The water maze

Yesterday I attended a talk by one of my colleagues. He was giving an update on a project we are both heavily involved in. The key difference is that he works on animal models (in vivo), mainly asking “what” type of questions; whereas I work at the cellular level (in vitro) focusing on the “why” and “how”.

While I cannot delve into the details of his project, I will say this much – the study used mice as an animal model to study effects of a drug on spatial learning and memory. The main brain region responsible for this type of learning is the hippocampus. A battery of behavioral tests was used to determine the effects of treatment on hippocampal function.

One of these tests is a classical paradigm in behavioral neuroscience, called the Morris water maze.  Rodents typically dislike water, but if they need to survive from drowning they can swim and float. The Morris water maze consists of a large circular pool filled with opaque water. In one quadrant of the pool, the scientist places a small circular platform that can be used by the mouse to escape from the water. The platform can be made visible, by placing it above the water level, or invisible, by submerging it just beneath the water. A mouse is placed in the the pool, and is timed for how long it will take to find the platform and escape. If an animal shows good learning over multiple trials, the amount of time it takes to get to the platform progressively decreases over the period of training. As a final test, the scientist can completely remove the platform from the pool and measure how much time the mouse will spend in the correct quadrant of the pool in search for the platform.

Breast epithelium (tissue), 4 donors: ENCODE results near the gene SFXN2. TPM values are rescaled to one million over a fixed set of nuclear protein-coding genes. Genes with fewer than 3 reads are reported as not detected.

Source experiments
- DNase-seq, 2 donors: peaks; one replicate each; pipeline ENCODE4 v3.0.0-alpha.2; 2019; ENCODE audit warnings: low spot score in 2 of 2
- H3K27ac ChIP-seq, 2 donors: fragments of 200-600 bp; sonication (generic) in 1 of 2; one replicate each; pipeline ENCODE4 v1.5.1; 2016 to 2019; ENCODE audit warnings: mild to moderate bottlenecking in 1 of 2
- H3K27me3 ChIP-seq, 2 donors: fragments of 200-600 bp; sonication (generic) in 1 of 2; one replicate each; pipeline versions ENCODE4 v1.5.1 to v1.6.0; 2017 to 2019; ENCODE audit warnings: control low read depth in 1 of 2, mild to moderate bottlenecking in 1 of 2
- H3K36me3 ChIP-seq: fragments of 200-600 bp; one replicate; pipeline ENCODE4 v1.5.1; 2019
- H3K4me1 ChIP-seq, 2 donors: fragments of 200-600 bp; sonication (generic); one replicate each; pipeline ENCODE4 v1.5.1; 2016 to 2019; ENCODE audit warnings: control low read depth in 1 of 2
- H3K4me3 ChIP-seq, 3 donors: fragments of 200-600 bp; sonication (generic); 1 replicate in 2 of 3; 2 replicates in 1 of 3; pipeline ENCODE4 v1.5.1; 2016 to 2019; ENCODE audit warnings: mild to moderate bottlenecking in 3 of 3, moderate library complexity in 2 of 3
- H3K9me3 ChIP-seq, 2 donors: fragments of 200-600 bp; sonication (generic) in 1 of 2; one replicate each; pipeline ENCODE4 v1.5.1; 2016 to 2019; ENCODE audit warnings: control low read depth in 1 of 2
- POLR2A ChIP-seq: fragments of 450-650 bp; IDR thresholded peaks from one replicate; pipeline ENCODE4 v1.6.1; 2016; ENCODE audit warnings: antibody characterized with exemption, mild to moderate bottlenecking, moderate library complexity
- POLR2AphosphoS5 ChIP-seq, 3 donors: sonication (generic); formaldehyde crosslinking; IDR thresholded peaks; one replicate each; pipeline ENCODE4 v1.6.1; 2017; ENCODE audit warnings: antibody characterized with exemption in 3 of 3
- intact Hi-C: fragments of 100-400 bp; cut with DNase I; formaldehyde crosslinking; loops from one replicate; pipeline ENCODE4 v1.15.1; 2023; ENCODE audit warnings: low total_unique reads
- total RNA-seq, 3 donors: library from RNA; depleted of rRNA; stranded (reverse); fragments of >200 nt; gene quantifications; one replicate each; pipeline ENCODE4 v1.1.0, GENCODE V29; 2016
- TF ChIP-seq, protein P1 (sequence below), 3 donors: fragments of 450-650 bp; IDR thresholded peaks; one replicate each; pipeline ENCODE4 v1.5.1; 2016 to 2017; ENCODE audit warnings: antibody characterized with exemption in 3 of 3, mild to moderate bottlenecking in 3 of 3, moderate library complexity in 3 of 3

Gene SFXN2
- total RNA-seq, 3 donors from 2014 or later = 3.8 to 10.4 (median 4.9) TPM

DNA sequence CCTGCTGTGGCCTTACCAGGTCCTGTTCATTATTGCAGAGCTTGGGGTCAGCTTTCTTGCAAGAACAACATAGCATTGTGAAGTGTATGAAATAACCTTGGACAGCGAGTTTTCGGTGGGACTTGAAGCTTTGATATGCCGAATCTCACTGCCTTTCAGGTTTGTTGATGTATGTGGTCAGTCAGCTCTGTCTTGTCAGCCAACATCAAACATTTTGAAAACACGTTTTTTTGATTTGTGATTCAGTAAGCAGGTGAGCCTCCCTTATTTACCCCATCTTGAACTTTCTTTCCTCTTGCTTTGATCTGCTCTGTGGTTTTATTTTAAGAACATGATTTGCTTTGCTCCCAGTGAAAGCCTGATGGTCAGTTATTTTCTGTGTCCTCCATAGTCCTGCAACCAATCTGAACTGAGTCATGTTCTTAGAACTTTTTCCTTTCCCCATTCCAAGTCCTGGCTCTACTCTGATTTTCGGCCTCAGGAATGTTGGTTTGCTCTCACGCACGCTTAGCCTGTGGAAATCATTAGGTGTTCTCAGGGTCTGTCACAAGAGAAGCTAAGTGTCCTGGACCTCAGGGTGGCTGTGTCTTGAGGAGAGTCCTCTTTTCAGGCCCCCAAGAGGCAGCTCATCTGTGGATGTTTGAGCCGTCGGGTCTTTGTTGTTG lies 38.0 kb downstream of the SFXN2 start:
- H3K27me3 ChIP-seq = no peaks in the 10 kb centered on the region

Despite this technique not being new to me, I went home thinking about it in more abstract terms. As I was going to bed last night, it hit me that the Morris water maze can serve as a great metaphor for life in general. While the rodent test typically does not last for more than a few minutes, we all go through life stumbling, “swimming” and searching for our ultimate destination. The path can be circular, tortured and quite murky. And some people may have visible goals in sight, whereas others may be searching for something hidden. Some mice give up and try to float instead of swimming, analogous to some people just trying to get by. Still others may come to what they consider their correct destination, and not find anything there.

A lot of people say that happiness is in the journey rather than destination. But unless you have a goal in mind, you might as well just be floating. How do we uncover our hidden platforms, and can there be more than one? Or are all of them just moving targets?

via Daily Prompt: Clumsy

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